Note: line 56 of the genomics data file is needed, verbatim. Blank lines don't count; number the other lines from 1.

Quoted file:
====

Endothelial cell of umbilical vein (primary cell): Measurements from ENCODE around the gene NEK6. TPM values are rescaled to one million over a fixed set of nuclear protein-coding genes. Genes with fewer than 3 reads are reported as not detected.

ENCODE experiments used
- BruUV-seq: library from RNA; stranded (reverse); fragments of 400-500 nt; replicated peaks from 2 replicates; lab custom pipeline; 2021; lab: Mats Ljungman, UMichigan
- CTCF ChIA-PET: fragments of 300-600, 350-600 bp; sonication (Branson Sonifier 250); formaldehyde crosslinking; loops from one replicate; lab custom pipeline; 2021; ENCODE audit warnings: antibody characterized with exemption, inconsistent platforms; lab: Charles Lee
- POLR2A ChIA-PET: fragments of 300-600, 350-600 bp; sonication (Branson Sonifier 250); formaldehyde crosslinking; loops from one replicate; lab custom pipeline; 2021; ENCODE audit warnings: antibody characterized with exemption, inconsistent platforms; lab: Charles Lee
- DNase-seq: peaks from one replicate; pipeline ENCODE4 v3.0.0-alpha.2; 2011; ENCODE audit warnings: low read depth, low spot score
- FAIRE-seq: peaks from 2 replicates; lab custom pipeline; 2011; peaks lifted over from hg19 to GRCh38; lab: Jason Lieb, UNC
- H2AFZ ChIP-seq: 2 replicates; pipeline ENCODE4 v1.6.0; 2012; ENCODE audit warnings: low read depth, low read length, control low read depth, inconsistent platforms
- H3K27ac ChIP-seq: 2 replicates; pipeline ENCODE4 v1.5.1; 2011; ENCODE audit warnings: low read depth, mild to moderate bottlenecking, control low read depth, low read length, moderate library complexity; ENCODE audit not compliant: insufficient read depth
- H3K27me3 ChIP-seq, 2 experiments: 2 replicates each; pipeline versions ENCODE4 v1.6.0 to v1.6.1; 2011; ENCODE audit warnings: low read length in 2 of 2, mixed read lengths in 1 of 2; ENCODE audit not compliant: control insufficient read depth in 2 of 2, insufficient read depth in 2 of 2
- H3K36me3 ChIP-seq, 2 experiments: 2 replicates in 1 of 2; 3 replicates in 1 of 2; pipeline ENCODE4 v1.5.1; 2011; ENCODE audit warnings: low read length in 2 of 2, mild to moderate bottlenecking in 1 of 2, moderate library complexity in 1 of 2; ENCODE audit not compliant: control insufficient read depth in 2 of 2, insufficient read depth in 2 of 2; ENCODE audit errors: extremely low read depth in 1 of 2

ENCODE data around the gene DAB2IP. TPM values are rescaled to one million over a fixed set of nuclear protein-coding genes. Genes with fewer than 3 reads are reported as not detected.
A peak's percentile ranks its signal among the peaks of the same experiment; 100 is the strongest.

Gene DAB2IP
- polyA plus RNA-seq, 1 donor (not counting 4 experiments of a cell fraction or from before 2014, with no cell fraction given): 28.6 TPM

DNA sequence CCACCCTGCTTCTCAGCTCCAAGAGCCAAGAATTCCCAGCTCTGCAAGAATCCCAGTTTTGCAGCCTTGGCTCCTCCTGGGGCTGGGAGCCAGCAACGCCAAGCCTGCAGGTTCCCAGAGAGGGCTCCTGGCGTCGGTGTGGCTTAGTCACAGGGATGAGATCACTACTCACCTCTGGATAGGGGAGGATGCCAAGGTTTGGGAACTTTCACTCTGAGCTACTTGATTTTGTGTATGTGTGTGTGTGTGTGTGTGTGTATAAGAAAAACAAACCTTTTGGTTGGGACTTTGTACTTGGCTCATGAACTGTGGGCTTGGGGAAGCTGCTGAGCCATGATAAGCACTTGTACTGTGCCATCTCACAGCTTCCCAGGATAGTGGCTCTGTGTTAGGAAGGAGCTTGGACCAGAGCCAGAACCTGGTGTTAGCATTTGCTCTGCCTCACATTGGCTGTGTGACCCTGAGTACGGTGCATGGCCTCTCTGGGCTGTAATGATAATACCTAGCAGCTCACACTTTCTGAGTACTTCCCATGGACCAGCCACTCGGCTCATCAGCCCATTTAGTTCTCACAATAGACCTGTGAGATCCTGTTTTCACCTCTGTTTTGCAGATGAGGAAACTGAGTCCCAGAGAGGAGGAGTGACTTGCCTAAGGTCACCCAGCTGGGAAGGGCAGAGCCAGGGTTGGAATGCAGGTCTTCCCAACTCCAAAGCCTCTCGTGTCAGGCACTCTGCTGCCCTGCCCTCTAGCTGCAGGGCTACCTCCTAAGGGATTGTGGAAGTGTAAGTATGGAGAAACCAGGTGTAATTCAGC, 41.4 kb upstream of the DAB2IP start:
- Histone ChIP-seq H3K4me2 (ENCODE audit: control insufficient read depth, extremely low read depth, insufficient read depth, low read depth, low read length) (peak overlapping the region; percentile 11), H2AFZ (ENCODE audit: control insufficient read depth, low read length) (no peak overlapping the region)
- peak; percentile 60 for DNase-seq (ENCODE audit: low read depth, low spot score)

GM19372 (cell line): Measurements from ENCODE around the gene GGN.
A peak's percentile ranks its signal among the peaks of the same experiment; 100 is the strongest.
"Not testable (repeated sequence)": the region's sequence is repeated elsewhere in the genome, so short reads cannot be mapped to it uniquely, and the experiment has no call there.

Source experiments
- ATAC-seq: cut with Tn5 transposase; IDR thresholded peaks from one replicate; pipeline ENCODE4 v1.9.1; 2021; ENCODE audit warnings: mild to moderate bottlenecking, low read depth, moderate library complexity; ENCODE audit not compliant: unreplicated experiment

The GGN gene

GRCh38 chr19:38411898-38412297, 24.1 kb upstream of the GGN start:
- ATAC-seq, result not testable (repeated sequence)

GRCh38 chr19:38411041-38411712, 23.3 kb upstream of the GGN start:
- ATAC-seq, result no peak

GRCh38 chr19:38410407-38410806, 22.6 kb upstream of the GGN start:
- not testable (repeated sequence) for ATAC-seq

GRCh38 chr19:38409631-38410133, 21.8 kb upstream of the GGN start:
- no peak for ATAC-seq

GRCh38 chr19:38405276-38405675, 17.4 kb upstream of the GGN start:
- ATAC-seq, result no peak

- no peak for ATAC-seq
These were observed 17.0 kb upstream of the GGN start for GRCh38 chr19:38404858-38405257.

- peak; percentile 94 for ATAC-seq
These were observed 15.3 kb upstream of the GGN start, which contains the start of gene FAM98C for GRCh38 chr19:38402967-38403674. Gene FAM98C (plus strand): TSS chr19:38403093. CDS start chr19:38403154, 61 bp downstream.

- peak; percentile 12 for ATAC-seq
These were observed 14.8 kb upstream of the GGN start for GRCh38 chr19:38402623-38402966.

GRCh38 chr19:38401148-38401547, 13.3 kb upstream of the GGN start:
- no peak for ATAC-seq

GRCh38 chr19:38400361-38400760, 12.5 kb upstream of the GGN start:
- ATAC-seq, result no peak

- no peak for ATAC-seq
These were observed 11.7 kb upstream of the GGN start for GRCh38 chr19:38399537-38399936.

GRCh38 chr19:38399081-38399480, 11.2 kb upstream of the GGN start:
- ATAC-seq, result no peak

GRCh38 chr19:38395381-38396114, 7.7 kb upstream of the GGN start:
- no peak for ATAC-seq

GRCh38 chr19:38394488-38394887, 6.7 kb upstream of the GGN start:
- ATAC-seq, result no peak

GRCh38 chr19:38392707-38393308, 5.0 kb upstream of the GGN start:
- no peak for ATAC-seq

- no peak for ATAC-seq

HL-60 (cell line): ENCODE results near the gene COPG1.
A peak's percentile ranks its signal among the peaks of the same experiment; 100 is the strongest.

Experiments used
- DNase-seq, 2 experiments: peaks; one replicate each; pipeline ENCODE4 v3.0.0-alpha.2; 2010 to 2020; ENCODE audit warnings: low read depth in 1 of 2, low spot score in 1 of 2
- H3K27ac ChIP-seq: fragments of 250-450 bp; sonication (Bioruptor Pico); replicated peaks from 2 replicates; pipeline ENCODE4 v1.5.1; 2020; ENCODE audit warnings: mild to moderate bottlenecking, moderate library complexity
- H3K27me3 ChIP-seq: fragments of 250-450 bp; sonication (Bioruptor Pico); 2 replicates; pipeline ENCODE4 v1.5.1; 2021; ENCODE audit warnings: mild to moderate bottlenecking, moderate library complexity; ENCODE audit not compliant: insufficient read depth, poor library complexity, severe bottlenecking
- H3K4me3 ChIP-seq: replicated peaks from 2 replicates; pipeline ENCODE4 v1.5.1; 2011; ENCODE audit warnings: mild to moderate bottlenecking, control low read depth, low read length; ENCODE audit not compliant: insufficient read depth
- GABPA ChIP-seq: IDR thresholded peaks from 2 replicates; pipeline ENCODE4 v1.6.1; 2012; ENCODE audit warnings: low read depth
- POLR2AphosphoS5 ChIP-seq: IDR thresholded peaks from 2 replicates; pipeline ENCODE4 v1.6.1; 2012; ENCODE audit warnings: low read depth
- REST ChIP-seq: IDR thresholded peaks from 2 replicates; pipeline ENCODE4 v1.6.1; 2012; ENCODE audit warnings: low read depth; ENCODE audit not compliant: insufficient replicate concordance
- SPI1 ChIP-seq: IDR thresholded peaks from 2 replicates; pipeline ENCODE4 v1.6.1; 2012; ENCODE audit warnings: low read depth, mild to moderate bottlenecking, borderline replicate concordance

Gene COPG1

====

HL-60 (cell line): ENCODE results near the gene COPG1.